Science Scope

Surgery for female genital mutilation restores sexual pleasure

Posting in Technology

A pioneering reconstructive surgery to treat female genital mutilation has shown success in easing pain and restoring sexual pleasure.


Reconstructive surgery for women who suffered female genital mutilation seems to be successful in lessening pain and restoring sexual pleasure, with a new technique described in The Lancet.

"Our findings show that clitoral reconstruction after FGM is feasible. It can certainly improve women's pleasure and lessen their pain. It also allows mutilated women to recover their identity", said Pierre Foldès from Poissy Saint Germain Hospital, who invented the surgical technique.

Female genital mutilation (FGM) is a cultural practice, widespread in Africa, that partially or totally removes the external female genitalia, or otherwise causes injury to the female genital organs for non-medical reasons. FGM is also commonly practiced among immigrant communities in Europe and North America.

In this study, 3,000 women in France received the reconstructive surgery between 2008 and 2009, during which 5% experienced complications such as haematoma, suture failure, or moderate fever immediately following surgery.

Of 866 women who responded to a follow-up survey conducted a year later, 821 reported that their pain had either improved or had not worsened, while 815 reported that clitoral pleasure had improved or had not worsened. Additionally, 290 women reported that their pain had eased substantially.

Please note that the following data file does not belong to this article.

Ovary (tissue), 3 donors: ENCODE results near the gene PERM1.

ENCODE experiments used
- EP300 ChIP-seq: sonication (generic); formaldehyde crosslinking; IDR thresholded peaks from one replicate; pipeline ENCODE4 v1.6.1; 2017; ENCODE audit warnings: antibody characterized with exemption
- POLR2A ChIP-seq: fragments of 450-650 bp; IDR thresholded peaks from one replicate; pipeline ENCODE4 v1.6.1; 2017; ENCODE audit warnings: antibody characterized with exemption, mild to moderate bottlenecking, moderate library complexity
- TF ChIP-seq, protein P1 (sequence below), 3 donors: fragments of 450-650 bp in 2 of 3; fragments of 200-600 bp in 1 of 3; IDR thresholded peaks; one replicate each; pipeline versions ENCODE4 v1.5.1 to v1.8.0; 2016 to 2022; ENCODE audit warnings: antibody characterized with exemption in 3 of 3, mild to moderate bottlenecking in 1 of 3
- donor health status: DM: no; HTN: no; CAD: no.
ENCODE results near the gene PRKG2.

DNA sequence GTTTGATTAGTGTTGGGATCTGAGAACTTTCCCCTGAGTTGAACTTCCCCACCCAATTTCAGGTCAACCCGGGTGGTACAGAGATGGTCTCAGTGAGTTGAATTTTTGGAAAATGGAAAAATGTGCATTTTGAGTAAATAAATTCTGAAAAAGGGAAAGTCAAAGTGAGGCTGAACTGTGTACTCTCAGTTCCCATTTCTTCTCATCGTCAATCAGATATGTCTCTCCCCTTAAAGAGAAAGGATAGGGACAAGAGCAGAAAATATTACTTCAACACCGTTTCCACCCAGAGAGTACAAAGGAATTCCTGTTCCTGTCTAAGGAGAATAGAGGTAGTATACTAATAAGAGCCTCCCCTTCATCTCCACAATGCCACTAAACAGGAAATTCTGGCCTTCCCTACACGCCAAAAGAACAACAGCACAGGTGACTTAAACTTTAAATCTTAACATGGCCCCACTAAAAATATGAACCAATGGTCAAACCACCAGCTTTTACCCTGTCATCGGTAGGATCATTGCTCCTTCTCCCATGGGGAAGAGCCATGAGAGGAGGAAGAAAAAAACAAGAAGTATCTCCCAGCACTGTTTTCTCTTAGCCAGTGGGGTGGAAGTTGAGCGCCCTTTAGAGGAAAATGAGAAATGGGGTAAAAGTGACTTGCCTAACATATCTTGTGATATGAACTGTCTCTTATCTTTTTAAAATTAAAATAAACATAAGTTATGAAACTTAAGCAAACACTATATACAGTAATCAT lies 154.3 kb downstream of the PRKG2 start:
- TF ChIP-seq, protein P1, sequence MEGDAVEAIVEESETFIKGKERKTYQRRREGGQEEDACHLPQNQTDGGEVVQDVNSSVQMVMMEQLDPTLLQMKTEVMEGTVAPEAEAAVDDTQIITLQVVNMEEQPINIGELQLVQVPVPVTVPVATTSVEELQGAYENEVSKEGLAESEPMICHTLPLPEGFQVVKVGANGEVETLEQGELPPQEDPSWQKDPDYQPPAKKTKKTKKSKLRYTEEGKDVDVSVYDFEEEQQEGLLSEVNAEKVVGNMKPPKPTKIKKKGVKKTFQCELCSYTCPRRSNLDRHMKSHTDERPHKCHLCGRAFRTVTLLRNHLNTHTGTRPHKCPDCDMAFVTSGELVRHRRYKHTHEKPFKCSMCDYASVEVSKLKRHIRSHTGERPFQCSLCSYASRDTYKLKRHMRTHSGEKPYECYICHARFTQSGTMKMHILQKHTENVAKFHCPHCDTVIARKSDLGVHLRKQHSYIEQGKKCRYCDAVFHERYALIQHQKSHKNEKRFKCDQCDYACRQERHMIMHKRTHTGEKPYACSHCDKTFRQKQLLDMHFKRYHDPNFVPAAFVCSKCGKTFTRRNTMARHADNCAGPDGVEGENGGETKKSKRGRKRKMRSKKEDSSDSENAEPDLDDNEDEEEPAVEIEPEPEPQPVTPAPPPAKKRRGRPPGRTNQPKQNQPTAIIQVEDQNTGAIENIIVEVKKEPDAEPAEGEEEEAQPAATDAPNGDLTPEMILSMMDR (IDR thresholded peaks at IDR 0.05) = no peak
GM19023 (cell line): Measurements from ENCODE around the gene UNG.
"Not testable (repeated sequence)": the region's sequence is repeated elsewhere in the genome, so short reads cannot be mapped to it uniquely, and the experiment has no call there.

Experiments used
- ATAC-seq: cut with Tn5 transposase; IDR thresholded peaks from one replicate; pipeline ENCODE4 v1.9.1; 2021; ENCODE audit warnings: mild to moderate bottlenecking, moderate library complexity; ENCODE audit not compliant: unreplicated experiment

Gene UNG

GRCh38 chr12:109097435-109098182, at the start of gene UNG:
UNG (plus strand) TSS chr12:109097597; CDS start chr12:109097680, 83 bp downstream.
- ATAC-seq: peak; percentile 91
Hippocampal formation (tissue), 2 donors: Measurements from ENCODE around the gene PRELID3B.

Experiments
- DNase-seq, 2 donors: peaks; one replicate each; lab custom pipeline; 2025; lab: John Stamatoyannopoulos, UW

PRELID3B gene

Among women who had never experienced an orgasm before the procedure, a third started to have restricted or regular orgasms. Half the women who reported experiencing restricted orgasm before the surgery had a regular orgasm after it.

About 5% of the respondents said they suffered side effects such as bleeding; 2% had less clitoral pleasure than before the procedure.

Over the past 10 years, up to 140 million women worldwide have been subject to FGM. The surgeries in the study were performed in France, but Foldès said surgeons in Dakar, Senegal, will be trained in the technique.

via: Eurekalert, New Scientist

photo: taoty/FreeDigitalPhotos.net

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Laura Shin

Features Editor

Laura Shin has been published in The New York Times, The Wall Street Journal and The Los Angeles Times, and is currently a contributor at Forbes. Previously, she worked at Newsweek, the New York Times, Wall Street Journal and LearnVest. She holds degrees from Stanford University and Columbia University's Graduate School of Journalism. Follow her on Twitter. Disclosure